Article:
Monday, 29 June 2009

French House Party

I'm just back from my French holiday no no it's a job really week.

Last year I had an email out of the blue asking me if I'd like to run four days of creative writing workshops at a renovated house, called St Raymond, near Carcassonne for an organisation called French House Party.

Naturally I said, Yes, that sounds lovely.

And it was. So I was asked back and it was even better this year, because I knew what to expect. I worked with six apprentice writers every morning on a variety of games and exercises to get their imaginations cranked up, or to create characters or playing about with verbs, then we had the afternoons off, although I did offer one-to-one sessions if anyone wanted them. They all took up that offer. There we talked about their ambitions or time management or how the hell could they figure out finishing the novel they're writing.

I am also given a room in the villa with the writing holiday makers, which could be hell, but everyone's very respectful, and I spent the afternoons swimming and lying in the shade acting like I was thinking very intensely, except when I woke myself up snoring.

What I love most about the week is
1. the energy and enthusiasm the people bring to their first footsteps into writing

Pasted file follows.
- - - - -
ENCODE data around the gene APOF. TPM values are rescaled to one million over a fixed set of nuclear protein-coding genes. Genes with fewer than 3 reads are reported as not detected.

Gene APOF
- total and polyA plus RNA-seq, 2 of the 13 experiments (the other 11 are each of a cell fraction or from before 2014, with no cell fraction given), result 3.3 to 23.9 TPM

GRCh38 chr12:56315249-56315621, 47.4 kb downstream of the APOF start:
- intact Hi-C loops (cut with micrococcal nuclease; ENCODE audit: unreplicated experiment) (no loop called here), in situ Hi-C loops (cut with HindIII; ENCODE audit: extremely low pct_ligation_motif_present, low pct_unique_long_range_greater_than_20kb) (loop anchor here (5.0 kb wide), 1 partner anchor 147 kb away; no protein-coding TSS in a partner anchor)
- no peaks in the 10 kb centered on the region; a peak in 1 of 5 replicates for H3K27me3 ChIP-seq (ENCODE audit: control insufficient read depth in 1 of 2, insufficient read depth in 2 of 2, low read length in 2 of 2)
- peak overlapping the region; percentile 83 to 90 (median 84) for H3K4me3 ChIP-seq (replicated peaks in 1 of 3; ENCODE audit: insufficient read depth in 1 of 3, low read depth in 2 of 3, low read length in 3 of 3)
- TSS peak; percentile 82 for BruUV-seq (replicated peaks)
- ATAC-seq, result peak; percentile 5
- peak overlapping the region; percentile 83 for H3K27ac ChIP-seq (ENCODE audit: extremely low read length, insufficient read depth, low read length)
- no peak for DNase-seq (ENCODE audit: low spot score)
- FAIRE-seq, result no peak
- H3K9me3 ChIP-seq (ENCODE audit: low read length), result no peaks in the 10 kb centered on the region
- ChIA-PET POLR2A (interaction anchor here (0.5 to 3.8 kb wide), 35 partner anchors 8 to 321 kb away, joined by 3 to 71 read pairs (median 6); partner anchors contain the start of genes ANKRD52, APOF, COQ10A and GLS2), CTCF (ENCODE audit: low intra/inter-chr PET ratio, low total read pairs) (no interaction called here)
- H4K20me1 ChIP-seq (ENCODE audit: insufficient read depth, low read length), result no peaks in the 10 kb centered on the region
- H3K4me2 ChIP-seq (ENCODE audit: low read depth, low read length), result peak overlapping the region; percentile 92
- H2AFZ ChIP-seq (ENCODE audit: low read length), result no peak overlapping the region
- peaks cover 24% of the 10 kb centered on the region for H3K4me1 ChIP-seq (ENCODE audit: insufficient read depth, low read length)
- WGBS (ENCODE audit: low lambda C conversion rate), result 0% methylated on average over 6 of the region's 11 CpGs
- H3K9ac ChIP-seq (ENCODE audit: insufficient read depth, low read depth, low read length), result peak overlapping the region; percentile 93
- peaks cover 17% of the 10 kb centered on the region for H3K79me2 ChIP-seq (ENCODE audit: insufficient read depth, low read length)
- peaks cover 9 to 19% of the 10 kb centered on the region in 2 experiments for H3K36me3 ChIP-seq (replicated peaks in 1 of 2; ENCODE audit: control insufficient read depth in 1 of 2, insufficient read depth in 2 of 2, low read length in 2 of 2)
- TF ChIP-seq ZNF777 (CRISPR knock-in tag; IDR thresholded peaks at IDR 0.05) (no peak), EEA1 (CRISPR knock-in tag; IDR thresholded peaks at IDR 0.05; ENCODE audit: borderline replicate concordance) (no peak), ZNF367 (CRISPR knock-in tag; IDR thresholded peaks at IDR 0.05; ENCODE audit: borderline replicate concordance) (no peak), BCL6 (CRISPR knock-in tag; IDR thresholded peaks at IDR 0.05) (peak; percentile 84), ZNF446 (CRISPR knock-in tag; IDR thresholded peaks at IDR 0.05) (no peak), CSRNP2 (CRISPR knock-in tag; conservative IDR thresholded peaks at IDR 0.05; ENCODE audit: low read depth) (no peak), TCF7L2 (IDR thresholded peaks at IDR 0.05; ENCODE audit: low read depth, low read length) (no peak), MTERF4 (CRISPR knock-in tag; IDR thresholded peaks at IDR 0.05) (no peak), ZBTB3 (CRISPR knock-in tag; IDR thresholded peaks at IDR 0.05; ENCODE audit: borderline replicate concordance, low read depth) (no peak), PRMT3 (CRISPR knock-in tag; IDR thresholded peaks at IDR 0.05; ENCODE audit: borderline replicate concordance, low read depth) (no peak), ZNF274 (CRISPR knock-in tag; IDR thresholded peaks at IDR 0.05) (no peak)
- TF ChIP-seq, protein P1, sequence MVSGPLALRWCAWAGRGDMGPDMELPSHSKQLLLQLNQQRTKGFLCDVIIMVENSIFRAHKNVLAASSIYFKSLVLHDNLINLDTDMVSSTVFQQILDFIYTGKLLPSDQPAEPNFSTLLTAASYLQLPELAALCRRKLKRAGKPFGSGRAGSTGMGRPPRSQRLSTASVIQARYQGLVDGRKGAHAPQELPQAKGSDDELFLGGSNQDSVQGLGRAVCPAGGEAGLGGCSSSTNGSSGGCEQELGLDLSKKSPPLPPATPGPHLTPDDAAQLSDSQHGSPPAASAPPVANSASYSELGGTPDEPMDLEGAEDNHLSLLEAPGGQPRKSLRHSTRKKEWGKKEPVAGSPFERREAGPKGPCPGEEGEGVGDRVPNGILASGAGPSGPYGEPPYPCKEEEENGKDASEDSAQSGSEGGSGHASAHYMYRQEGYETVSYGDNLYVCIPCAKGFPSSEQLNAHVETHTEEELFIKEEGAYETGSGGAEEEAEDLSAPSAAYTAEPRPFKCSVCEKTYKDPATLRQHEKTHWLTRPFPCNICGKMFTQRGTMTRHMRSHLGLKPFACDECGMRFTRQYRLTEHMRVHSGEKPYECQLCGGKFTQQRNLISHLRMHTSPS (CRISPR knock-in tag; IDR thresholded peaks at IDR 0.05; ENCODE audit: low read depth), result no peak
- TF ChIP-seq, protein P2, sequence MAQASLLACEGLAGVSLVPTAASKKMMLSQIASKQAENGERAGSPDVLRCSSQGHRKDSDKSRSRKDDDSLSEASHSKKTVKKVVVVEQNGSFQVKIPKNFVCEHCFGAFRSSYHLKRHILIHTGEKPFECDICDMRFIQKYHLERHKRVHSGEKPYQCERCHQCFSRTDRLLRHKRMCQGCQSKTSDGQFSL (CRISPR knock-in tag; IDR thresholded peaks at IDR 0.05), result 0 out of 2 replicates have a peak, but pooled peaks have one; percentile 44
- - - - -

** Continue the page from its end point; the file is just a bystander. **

2. how a bunch of disparate people create a cohesively strange group
3. the discovery of imaginations
4. the fabulous food and wine I eat almost continuously for five days
5. meeting people I may never have otherwise crossed paths with.

And, so, please allow me to introduce them to you in the order in which I met them:
Tina, a freelance journalist from Leeds,
Eric, a golfer/freelance journo from North Carolina,
Rick, a professional origamist, whose signature is this butterfly,
Marie Louise, a painter who lives in Venice and sometimes in the south of France,
Peter, an semi-retired accountant with a taste for pastis,
and Helen, who likes wolves.

They all brought a contribution of personality to the five days and were immensely generous with their ideas and honesty. I think (or perhaps hope would be more accurate) at some point during the week each of them had a small YES moment about their writing, which are the moments I will treasure in my mind, instead of holiday snaps.

After all, it was work, not a holiday. And as if to prove the point I did tinker with an old poem and start a new one, and what was possibly most exciting (for me) was on the train home I was flooded with ideas I wanted to explore further. I suddenly felt enormously stimulated. As if I'd be on a writing retreat.

And they have been shining a light on my path. A great result. I'd like to thank them

1 comment:

The Second Golfer said...

No, no, no. Thank you. It was a good experience for me, as well. Now if I can just sell the story, it will be a perfect trip.